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Make A Survival Cooking Kit From A Zebra Pot

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Featured | Cooking rice using cast-iron cauldron pot in outdoor | Make A Survival Cooking Kit From A Zebra Pot

There are tons of ways to make your own survival cooking kit. Check out this tutorial to learn how to make one using a zebra pot.

RELATED: Now You’re Cooking!

DIY Cooking Kit: The Zebra Pot

Cooking Kits for the Outdoors

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I have quite a collection of gear, like anyone else that spends time outdoors, it accumulates quickly. Depending on what I have planned for the day or week, guides me on which gear I’m going to pack.

Over time I have started to create “Kits” for different areas of gear and necessities. It is the same concept as having a “First Aid Kit” or a “Survival Kit”, only applied to different survival requirements.

This article is my “Cooking Kit” or specifically a kit I put together using a Zebra Pot.

What Is A Zebra Pot?

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Zebra Pots are nothing more than fancy billy cans made from stainless steel. The one pictured in is a 12 cm size and holds around a quart of water.

It is just the right size for one or two people at mealtime or a few more for hot chocolate or coffee.

How to Make a Zebra Pot Cooking Kit

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Because the pot lid is rather loose, after removing the plastic handle clips, I made a drawstring bag to keep it all together.

The bag itself was upcycled from the leg of an old pair of cargo pants, some paracord, and a lanyard toggle. When cinched down, the bag keeps the lid secure on the pot.

The bag serves double duty as a place to store the contents when the pot is in use.

RELATED: Solar Ovens: Cooking on the Bright Side

 

Zebra Pot Contents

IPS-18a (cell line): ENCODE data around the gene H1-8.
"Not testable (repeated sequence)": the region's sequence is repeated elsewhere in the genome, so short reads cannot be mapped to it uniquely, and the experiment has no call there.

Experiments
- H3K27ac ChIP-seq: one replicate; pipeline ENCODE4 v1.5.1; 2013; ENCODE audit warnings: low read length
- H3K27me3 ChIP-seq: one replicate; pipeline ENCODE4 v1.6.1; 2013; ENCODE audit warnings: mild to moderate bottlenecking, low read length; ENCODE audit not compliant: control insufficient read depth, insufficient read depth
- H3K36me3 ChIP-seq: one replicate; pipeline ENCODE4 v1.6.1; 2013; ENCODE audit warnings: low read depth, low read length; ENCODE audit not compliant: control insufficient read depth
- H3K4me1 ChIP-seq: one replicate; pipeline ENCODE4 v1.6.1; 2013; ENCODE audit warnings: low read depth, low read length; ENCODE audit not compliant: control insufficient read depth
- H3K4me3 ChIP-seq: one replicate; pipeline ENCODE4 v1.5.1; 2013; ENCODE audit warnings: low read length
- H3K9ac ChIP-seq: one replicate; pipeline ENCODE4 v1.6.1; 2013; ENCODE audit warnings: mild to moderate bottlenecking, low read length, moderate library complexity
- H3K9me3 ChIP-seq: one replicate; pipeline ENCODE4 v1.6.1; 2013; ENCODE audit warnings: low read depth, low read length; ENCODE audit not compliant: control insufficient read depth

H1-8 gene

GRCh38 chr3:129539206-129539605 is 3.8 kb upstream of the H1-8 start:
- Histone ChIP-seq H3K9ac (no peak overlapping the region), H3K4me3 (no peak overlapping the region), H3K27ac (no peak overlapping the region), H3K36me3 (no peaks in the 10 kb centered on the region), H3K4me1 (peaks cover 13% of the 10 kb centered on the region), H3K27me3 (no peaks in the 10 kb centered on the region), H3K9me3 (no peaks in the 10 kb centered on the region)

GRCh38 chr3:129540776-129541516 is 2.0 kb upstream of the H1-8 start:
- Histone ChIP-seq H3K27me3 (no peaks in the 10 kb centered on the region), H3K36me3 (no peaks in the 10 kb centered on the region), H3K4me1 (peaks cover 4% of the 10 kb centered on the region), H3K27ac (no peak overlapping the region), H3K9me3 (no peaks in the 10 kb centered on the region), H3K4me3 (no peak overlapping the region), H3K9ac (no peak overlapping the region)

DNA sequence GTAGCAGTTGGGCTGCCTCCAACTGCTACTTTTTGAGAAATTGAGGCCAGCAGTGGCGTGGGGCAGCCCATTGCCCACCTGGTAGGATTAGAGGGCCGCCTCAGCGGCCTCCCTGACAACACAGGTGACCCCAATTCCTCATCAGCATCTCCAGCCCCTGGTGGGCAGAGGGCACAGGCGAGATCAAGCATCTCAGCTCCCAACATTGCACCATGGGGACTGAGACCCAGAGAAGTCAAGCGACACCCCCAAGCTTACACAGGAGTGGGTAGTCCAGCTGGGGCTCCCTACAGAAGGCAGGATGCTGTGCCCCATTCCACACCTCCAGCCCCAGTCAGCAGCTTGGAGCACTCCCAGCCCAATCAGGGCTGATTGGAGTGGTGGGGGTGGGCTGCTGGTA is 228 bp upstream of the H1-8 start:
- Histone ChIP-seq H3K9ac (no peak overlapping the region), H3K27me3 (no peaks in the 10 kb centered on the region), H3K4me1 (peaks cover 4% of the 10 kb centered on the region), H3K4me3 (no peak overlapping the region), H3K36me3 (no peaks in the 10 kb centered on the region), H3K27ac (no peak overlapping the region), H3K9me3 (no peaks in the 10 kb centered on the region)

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These pots come with a small nesting bowl that resides just under the lid. These can obviously be used as a dish or cup and pressed into service as a Dutch oven.

In my kit, this is where I store a few things needed at cooking time.

Primarily I keep some extra fire kit here. A disposable lighter, magnesium rod, and matches are my choices.

What is a magnesium rod? This rod is used to make shavings to start a fire.

Additionally, I keep a pocket knife, water purification tablets, and a carabineer in this dish too. The carabineer is a nice thing to attach the pot handle to a cord when hanging over a fire.

 

Cooking Gear & Supplies

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In the pot itself is where my standard rations are located with a stainless steel cup. I like to keep instant coffee, tea, and sugar here.

My kit usually is utilized for hot beverages when I’m out and about. However, I do keep a cup of uncooked rice and a can of chicken in the pot as well.

Both these food items keep for a very long time and I don’t have to think about what I’m going to find after a month of not looking in the pot. The food is a just in case insurance policy for unplanned extended outdoor time.

Having your cooking gear set up as a kit, creates just one item to move between packs. I change out packs frequently, so just grabbing designated kits make it simpler.

I know that the minimal items typically needed are contained in the package. I also try to create a little redundancy in each kit, thus additional fire starters in the cooking kit.

 

In this video, talk about the items that used when cooking in a camp from Mark Bailey:

This is just one of my ideas that have evolved over time. With a little creativity and experimentation, I hope others will take this idea and improve on it.

Be safe and enjoy your outdoor time!

Have you tried using a Zebra Cooking Kit for camping? Share your experience with this gear in the comments section below!

For awesome survival gear, you can’t make at home, check out the Survival Life Store!

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Make A Survival Cooking Kit From A Zebra Pot | https://survivallife.com/zebra-pot-cooking-kit/

Editor’s Note: This post was originally published on May 8. 2019, and has been updated for quality and relevancy.




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5 Comments

  1. Pingback: How to Cook Food on a Rock | Survival Life

  2. Pingback: How to Cook Food Anywhere | Survival Life

  3. Pingback: Going Dutch: The Art Of Cooking In A Dutch Oven | Survival Life

  4. pazke

    March 21, 2017 at 10:55 PM

    Here is a photo of the kit I keep in the car in case I break down in an area where I can’t immediately get help. It allows me to pre-filter water and then boil it. I also keep tea bags and a few seasoning packets from ramen. It all fits inside of this tool bag I picked up at Home Depot for a few bucks. https://uploads.disquscdn.com/images/4c77f57cf04867c9323152e8aa74fd6c32ef6dfe29aa4de3d0609cc12a3fbb42.jpg

  5. Pingback: 5 Primitive Cooking Methods – Sprent Brass

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